RAF jets shoot down 53 drones in the largest air-to-air missile mass-firing exercise

Three RAF airfields hosted Typhoon and Lightning fighter planes. One pilot described the experience as “fantastic”.

In the largest-ever mass firing of short-range, advanced air-to-air missiles, RAF jets destroyed 53 drones.

In just 10 days, eight pilots from eight different squadrons shot down dozens of drones at sea at the Hebrides Air Weapon Ranges (Scotland) last month.

The test involved Typhoon and Lightning aircraft. It was designed to give pilots and weapons crews real-world experience firing infrared-guided rockets and help them feel confident using them.

The exercise was captured on video and shows missiles being launched from planes and then rocketing through space.

As the missiles pass the planes on their way to their drone targets, you can hear a whoosh.

One participant described the experience of firing the missiles as “fantastic”.

He stated, “It exceeded all my expectations for what my first live firing exercise during a Typhoon would turn out to be.”

“Selecting the weapon was an amazing moment. Hearing the missile tone and pulling on the trigger was incredible. The aircraft then made a loud whoosh sound followed by a slight wobble.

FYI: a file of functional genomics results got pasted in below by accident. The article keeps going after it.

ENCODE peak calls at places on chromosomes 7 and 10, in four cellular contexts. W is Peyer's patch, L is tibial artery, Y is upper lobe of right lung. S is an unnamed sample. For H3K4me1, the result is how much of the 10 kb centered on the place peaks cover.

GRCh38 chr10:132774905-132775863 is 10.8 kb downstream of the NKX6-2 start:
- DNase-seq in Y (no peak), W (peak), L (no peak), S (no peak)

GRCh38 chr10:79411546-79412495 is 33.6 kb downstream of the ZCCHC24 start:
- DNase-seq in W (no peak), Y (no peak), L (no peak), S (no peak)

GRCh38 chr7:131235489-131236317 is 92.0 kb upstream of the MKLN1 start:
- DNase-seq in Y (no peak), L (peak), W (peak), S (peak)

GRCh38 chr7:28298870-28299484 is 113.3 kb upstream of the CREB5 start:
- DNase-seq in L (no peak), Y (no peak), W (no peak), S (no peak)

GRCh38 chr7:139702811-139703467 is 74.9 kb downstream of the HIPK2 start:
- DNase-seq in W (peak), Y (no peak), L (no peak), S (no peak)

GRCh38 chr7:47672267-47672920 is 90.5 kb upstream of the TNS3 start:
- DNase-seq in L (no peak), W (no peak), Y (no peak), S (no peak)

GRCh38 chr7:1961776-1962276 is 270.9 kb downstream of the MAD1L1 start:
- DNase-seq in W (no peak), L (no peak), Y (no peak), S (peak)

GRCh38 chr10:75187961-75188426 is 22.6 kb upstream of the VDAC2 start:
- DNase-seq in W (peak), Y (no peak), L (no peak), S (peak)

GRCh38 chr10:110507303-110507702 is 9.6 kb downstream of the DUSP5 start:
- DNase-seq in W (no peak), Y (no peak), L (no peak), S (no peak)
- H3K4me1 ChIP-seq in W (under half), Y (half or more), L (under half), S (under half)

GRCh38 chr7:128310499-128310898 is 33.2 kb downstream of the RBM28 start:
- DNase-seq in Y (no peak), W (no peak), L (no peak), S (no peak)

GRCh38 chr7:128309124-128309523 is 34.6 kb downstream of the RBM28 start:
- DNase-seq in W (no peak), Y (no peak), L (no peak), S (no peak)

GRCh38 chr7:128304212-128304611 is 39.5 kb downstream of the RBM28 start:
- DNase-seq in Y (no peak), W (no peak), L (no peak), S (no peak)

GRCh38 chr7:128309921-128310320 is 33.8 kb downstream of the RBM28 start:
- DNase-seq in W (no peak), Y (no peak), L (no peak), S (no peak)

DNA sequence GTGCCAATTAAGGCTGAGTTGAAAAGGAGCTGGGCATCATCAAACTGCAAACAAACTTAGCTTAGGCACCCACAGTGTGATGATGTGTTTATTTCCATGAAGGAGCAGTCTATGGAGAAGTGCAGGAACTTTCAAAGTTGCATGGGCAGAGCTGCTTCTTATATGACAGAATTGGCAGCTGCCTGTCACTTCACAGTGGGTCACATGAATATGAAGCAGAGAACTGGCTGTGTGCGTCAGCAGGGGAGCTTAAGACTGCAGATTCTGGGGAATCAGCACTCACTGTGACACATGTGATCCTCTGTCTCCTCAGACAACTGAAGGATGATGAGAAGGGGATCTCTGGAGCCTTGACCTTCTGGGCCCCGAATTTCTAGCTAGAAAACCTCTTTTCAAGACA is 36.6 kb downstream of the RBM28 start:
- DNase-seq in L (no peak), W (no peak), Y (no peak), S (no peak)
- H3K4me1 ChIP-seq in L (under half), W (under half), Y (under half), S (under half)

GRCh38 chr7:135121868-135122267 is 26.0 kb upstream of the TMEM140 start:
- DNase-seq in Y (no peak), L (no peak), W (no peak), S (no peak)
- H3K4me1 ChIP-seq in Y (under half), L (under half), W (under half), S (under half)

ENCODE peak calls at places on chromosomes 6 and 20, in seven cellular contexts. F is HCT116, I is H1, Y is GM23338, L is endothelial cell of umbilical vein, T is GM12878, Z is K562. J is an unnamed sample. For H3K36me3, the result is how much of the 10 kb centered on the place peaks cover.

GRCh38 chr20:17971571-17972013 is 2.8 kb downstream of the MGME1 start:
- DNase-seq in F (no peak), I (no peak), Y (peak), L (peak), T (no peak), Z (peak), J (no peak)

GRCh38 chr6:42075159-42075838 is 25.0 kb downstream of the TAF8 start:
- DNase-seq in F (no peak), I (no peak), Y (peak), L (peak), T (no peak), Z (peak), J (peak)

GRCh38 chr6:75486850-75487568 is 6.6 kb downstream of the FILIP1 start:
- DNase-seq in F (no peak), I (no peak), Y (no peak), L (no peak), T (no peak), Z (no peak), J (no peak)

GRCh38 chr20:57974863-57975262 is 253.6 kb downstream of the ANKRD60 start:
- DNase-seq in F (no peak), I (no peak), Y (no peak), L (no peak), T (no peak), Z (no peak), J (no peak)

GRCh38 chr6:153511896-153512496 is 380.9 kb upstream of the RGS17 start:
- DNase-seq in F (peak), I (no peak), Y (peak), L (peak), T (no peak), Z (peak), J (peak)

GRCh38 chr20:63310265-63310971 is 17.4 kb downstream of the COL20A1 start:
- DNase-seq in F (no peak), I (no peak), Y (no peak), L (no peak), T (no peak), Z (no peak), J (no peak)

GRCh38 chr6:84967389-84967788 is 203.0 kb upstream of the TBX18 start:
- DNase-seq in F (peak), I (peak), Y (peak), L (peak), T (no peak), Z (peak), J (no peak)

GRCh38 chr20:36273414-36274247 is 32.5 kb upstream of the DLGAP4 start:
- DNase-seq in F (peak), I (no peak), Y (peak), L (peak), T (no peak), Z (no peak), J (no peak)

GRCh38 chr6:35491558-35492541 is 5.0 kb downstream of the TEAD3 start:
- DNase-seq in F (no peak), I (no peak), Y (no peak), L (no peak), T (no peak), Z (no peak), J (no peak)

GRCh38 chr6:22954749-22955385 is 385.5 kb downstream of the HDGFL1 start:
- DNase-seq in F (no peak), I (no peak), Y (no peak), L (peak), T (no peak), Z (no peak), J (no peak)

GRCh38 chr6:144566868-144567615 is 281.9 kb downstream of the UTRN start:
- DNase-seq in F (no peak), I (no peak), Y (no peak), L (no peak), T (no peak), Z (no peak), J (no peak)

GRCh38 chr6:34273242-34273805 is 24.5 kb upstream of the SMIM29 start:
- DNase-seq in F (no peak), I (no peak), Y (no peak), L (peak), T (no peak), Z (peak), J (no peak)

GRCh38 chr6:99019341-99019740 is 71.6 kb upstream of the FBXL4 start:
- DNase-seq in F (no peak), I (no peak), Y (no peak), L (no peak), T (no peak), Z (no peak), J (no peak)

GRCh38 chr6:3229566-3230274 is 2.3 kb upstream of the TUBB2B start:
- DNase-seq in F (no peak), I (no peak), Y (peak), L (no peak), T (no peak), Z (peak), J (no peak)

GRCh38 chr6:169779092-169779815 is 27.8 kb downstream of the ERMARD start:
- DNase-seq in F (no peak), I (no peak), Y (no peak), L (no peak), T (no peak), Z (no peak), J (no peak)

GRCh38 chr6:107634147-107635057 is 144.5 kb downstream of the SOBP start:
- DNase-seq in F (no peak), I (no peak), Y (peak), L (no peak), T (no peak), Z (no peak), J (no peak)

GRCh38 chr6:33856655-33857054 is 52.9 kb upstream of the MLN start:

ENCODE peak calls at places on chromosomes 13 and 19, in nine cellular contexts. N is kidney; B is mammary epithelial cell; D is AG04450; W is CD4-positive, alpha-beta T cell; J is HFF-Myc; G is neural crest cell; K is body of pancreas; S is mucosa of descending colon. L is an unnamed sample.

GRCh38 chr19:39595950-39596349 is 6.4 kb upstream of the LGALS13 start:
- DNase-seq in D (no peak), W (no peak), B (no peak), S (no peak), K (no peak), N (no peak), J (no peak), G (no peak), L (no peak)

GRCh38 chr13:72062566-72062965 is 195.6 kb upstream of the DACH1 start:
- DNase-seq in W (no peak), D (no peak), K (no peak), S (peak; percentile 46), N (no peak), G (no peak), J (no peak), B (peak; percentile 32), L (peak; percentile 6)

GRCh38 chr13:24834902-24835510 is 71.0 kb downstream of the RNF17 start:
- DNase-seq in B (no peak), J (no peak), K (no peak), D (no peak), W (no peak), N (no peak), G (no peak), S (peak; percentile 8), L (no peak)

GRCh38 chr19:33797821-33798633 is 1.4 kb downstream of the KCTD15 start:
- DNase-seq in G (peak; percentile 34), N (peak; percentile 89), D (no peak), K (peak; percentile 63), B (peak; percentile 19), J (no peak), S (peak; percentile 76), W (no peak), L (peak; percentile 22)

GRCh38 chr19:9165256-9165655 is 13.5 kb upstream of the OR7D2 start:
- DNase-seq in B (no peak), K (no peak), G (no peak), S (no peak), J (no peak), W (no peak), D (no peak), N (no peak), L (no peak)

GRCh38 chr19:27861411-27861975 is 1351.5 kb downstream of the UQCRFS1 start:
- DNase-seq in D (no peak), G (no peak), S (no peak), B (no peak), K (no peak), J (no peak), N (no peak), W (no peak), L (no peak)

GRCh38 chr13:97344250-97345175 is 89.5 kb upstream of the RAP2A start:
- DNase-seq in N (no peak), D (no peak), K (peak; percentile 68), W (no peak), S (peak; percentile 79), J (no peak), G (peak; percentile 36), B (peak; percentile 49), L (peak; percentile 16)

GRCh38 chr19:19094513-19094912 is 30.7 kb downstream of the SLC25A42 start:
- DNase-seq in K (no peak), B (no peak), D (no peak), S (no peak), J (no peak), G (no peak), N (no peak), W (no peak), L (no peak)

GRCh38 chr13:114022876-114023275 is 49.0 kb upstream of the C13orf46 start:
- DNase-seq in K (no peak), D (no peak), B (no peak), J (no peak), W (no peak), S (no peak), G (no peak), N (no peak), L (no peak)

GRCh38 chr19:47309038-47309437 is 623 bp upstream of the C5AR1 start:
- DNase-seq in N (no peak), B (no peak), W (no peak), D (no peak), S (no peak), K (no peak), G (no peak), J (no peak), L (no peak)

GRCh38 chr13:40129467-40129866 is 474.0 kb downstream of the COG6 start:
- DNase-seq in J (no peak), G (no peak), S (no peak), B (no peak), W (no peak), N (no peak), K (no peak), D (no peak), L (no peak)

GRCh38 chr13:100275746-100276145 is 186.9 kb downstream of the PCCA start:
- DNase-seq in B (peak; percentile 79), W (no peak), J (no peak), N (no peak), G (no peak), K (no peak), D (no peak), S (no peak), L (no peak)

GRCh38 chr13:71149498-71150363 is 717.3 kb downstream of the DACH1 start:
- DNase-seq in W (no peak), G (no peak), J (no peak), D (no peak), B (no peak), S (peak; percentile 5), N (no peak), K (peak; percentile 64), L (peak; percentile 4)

“It was amazing how fast the ASRAAM can travel, watching the missile disappear in the sky in front of me was an incredible moment.”

Pilots were targeting Banshee drones that had been specifically made for such training exercises.

During the exercise, Typhoon pilots from RAF Lossiemouth, Moray, and RAF Coningsby, Lincoln, collaborated with Lightning pilots based in RAF Marham, Kings Lynn.

One of the weapons technicians who assisted in the preparation of the aircraft stated that it was important for the junior squadrons to see the preparation of the missiles and aircraft. It gave them an opportunity to learn about the challenges involved in live weapon firing exercises.

“Operating an armed aircraft requires that all involved maintain the highest level of concentration due the additional risks involved.

“As a weapon technician, you have a lot of satisfaction after you’ve loaded the aircraft and done all the post-load testing. Then you can watch it take off armed.

“When an aircraft is able to successfully fire its missiles after it has returned ‘clean’, it validates all the hard work, years of training and months of preparation.”


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